Page last updated at 14:14 GMT, Sunday, 11 October 2009 15:14 UK

Turbo hails its green credentials

By Jorn Madslien
Business reporter, BBC News

Saab 900 Turbo from 1989
Turbo has come a long way since the 1980s, industry executives say.

Turbochargers, best known for making cars go faster, are taking a lead in the race to cut carbon dioxide (CO2) emissions, according to motor industry officials.

Alex Ismail, chief executive, Honeywell Transportation
Turbochargers offer the fastest response to global warming at a lower cost per vehicle than any other technology
Alex Ismail, chief executive, Honeywell Transportation

"Turbo is no longer only for boy racers," insists Ulrich Hackenberg, Volkswagen Group board member in charge of research and development.

Turbochargers push compressed air into the cylinders of an engine, thus allowing more fuel to be added to produce more power.

"It offers a new way of downsizing," Mr Hackenberg says, pointing to how turbo helps carmakers switch to smaller, less thirsty engines with lower emissions that nevertheless deliver "more power, more torque and more driving fun".

Ian Robertson, BMW Group board member in charge of sales and marketing, agrees.

"More often than not, we're increasing both the power and the acceleration capabilities, while at the same time we improve fuel economy and reduce CO2 emissions," he says.

"Turbo is playing a big part in it."

Faster, less emissions

Globally, just over one in four cars built is fitted with turbochargers, according to analysts Global Insight.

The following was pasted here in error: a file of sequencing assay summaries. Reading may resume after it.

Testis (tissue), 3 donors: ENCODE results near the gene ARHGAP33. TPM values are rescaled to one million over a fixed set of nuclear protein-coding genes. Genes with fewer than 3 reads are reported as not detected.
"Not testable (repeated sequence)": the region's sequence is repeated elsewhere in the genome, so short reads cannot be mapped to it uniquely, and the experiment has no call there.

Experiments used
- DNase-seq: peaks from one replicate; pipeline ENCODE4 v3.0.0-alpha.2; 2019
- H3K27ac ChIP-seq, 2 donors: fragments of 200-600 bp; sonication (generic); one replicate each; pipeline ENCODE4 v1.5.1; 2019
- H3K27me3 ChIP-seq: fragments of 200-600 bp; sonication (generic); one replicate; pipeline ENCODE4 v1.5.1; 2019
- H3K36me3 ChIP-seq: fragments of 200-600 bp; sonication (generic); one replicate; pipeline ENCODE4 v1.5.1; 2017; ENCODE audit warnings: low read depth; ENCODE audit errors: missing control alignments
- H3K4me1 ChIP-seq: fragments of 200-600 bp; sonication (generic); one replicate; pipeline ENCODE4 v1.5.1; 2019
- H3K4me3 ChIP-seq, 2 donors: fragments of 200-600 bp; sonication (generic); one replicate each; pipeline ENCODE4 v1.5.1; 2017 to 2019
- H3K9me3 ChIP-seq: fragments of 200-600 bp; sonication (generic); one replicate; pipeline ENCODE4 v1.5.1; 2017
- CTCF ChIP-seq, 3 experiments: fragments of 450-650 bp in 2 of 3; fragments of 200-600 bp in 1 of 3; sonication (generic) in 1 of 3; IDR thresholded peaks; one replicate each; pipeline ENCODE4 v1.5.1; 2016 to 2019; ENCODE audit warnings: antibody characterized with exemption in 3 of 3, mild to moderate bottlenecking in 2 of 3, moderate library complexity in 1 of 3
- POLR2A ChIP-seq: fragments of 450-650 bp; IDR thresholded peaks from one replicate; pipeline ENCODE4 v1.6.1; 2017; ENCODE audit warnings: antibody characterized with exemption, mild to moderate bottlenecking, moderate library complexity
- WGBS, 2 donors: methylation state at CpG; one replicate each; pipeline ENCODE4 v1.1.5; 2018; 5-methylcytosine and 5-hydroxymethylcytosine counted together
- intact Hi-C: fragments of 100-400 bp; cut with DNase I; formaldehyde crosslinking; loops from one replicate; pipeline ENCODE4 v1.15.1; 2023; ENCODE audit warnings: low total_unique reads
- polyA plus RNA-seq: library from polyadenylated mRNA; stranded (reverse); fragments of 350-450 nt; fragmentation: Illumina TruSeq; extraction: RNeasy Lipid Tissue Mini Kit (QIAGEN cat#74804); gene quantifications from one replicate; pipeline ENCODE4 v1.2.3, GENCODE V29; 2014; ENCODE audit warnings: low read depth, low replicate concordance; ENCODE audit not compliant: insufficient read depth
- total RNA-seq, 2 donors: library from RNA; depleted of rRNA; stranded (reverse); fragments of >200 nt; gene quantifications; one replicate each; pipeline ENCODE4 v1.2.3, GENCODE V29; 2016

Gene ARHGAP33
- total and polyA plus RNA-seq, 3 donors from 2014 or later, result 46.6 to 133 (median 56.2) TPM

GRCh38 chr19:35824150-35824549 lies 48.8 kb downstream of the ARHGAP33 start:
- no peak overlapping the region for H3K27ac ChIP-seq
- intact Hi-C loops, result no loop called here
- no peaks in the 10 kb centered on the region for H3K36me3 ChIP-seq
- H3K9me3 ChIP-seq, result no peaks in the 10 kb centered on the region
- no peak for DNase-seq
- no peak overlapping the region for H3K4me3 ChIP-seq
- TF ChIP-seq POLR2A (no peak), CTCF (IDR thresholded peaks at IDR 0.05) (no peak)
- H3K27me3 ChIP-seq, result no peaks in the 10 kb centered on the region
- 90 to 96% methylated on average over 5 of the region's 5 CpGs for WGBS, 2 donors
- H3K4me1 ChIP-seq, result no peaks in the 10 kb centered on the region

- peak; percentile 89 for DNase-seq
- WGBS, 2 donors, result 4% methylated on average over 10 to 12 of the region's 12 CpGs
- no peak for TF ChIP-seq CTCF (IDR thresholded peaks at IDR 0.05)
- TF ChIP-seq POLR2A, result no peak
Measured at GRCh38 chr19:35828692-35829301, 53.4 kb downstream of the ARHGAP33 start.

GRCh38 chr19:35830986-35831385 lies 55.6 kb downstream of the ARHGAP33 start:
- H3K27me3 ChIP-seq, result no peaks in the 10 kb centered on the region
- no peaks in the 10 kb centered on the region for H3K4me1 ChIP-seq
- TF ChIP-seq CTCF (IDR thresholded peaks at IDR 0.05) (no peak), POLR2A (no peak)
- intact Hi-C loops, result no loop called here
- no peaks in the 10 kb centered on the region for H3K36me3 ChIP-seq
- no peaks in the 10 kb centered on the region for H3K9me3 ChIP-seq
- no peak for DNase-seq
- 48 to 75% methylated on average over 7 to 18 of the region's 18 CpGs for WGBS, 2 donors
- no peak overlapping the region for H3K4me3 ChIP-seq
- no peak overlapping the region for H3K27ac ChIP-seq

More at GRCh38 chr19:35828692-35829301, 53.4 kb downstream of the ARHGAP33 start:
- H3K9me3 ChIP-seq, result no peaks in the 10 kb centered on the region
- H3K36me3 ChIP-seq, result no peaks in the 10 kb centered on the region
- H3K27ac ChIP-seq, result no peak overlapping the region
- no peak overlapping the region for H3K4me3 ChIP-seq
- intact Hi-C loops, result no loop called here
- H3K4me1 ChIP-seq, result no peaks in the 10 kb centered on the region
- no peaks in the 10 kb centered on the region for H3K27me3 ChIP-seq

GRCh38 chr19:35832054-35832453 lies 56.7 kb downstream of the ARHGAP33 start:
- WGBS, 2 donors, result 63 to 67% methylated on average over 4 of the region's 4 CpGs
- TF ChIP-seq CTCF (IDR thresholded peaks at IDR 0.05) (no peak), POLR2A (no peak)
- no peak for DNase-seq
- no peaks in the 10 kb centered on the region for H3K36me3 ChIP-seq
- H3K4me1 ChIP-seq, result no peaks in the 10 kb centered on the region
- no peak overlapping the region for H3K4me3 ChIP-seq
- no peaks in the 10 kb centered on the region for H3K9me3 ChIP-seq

But by 2020, almost three in four cars built will be kitted out with turbo, it says.

Turbo trend

At the heart of this development there are conflicting demands from drivers, according to Alex Ismail, chief executive of Honeywell Transportation, one of the world's leading turbo manufacturers.

"People want smaller cars and smaller engines, but they are not prepared to give up power and performance," he reasons.

"The only way to meet these conflicting demands is to turbocharge smaller engines," Mr Ismail says.

"With turbo added, carmakers can get away with fitting cars with smaller engines without their performance being reduced."

Over the next decade, in large part thanks to the growth in turbochargers, the average size of engines in the US will fall from 3.6 litres to 2.9 litres, according to Global Insight.

In China and Europe, where the average engine size is currently 1.8 litres, it is predicted to fall to 1.6 litres and 1.4 litres respectively.

As such, "turbochargers offer the fastest response to global warming at a lower cost per vehicle than any other technology", according to Mr Ismail.

"It can probably help the motor industry improve emissions by 35-39% for the total cost of $1,600 (£1,000) per vehicle," he claims.

Better turbos

In the US, "where they've been running big engines, big V8 engines", only 5% of cars have turbos, says Mr Ismail.

BMW 1-series
You'd never know there was a turbo there
Ian Robertson, BMW Group

By 2020, 85% of cars in the US are expected to be turbocharged, Global Insight predicts.

In China, 60% of cars are expected to be fitted with turbo by 2020, up from 13% today, it forecasts.

Growth is set to be strong in Europe too, even though European manufacturers are already ahead of the pack.

Although few cars have turbo badges slapped onto them the way they used to during the 1980s, more than 50% of the vehicles built in Europe are fitted with turbochargers. This is predicted to rise to 85% over the next decade.

"Turbo has developed hugely since the 1980s," explains BMW's Mr Robertson.

"I can remember, back then, it was an interesting piece of kit, but clearly things like turbo lag [which is the delay between pressing the pedal and the turbo kicking in] were very visible," he says.

"But with twin-scroll turbos now, and triple-scroll turbo, you've effectively got minute turbos running inside a unit - there is an absolutely seamless performance.

"You'd never know there was a turbo there."



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